- Detail your firm information, including an overview, office locations and brief history
- Outline the relevant experience your company has in X industry.
- Provide references from past similar projects.
- Provide information on the financial status of your firm and evidence of your bonding capacity.
- Tell us why you should be selected for this project.
From there, the RFP delves deeper to differentiate between a company that can achieve the best outcomes from one that possibly can’t. The goal is to ask questions that validate and verify what a company can accomplish and find a firm that will work well with your team.
While you and your team can decide on the information needed, we have compiled a list of inquiries you may want to consider.
Describe your management approach and how you will execute the project throughout the process.
It’s one thing for a company to come up with a good idea, but if they do not offer a clear path toward execution, that idea may not come to fruition. McCownGordon always lays out a clear plan and unique project approach, and we never offer an idea we don’t believe our associates can execute.
You may include specifics here about the firm’s preconstruction services, communication approach and quality control measures. You want to get an idea of what it’s going to be like working with this firm and make sure they will be a great partner for your construction project.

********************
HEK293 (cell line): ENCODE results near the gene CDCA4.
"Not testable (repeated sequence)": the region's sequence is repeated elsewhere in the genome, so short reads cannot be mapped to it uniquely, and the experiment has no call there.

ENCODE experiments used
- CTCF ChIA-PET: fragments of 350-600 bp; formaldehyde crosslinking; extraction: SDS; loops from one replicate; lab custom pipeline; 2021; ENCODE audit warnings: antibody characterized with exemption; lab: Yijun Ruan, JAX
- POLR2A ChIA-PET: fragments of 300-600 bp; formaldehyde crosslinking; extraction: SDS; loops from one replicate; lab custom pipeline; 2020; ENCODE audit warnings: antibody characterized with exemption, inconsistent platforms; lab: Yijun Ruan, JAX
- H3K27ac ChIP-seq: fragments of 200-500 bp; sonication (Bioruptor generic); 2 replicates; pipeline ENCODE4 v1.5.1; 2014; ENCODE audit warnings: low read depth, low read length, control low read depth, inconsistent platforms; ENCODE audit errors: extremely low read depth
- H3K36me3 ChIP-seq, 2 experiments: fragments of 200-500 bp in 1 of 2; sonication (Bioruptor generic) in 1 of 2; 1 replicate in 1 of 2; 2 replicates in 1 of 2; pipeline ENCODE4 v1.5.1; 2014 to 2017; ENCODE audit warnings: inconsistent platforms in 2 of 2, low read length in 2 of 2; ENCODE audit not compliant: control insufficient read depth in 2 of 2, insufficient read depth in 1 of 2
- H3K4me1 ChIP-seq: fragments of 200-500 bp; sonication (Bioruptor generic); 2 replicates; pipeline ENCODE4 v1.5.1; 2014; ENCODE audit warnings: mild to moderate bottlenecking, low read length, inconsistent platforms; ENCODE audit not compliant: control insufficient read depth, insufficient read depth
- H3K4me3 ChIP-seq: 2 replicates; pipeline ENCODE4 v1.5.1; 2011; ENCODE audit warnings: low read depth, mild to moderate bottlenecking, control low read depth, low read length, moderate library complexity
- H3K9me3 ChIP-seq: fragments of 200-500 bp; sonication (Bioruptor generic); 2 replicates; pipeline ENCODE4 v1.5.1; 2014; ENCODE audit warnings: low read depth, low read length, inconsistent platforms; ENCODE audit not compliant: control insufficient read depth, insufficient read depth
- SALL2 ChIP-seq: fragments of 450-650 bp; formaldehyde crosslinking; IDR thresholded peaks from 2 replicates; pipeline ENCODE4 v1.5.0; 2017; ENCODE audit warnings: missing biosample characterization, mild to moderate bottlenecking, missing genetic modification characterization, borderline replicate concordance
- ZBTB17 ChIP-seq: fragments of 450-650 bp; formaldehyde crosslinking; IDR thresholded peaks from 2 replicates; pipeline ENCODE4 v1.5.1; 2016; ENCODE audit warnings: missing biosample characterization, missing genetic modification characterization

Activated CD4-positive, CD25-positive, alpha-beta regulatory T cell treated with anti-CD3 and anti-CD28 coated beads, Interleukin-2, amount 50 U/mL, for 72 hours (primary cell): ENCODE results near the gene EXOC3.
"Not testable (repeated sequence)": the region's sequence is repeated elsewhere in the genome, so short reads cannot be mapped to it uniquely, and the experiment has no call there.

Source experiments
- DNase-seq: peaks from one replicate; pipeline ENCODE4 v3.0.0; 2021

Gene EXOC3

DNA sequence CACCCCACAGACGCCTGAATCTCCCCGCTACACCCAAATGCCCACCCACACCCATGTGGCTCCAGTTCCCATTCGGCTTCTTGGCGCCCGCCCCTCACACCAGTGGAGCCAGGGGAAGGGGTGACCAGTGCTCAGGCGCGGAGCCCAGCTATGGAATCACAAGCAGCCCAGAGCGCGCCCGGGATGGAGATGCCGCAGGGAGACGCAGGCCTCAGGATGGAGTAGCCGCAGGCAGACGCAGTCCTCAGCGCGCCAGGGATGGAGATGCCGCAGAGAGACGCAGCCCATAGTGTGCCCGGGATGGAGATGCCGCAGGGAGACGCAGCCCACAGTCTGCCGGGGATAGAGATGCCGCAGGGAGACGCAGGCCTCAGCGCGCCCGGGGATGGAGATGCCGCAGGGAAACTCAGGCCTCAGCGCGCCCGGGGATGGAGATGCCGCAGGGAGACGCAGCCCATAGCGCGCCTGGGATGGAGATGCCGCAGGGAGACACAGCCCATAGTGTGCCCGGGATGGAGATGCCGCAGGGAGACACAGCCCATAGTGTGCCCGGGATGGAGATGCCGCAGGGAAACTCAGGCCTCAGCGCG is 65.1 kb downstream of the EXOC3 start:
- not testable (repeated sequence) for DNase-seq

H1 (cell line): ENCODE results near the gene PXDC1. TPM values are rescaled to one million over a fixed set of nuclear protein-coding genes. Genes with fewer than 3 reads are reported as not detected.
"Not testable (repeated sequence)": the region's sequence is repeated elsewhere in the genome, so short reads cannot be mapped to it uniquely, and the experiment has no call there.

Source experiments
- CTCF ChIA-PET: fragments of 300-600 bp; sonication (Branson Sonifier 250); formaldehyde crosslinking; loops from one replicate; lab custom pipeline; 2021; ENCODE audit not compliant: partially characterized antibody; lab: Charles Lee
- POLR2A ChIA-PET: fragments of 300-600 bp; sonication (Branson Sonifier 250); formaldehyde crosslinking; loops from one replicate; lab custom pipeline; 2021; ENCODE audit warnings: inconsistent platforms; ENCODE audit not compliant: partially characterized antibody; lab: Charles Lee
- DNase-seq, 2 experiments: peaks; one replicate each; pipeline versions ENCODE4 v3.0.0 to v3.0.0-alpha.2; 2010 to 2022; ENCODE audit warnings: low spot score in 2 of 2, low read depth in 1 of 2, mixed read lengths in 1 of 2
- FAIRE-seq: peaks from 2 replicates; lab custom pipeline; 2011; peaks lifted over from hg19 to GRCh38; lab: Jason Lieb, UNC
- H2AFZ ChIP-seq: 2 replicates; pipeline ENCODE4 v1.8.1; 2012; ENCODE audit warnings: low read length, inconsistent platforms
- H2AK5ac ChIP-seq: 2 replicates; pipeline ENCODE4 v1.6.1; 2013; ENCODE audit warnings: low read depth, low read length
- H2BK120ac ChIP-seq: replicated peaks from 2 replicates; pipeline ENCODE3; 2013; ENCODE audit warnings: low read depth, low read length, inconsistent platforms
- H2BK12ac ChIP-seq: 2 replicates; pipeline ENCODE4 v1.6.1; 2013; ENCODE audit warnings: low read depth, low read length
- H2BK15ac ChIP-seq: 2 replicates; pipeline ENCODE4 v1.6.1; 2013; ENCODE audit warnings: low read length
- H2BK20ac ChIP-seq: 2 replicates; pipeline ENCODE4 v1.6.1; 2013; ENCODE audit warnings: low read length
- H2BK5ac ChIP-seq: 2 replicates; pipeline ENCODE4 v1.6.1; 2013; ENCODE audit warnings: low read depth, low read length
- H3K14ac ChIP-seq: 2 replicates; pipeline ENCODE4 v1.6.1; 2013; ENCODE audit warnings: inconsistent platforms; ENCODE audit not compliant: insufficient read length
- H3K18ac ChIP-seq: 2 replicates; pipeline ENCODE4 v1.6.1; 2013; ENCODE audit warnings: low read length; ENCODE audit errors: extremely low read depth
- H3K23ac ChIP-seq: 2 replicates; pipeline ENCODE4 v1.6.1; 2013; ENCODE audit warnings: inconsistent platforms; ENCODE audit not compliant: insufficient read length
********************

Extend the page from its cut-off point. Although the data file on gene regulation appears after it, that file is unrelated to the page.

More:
List your previous experience building similar projects with X delivery method.
Seeing if the construction firm has built projects of similar size and complexity in the past helps give you an idea of their capabilities to build your project. If you do a one-step process with just an RFP or if you didn’t ask about experience in the first step, be sure to ask about it now. References are also a great resource to ask about from past experiences.
Provide resumes for your key personnel that will work on my project.
Getting to know the team members that will help complete your construction project is a big deal. You want an experienced team that knows how to work well together. Ask to see resumes for key players like the preconstruction manager, the project manager and the jobsite superintendent.
Detail your firm’s ability to collaborate and partner with design firms.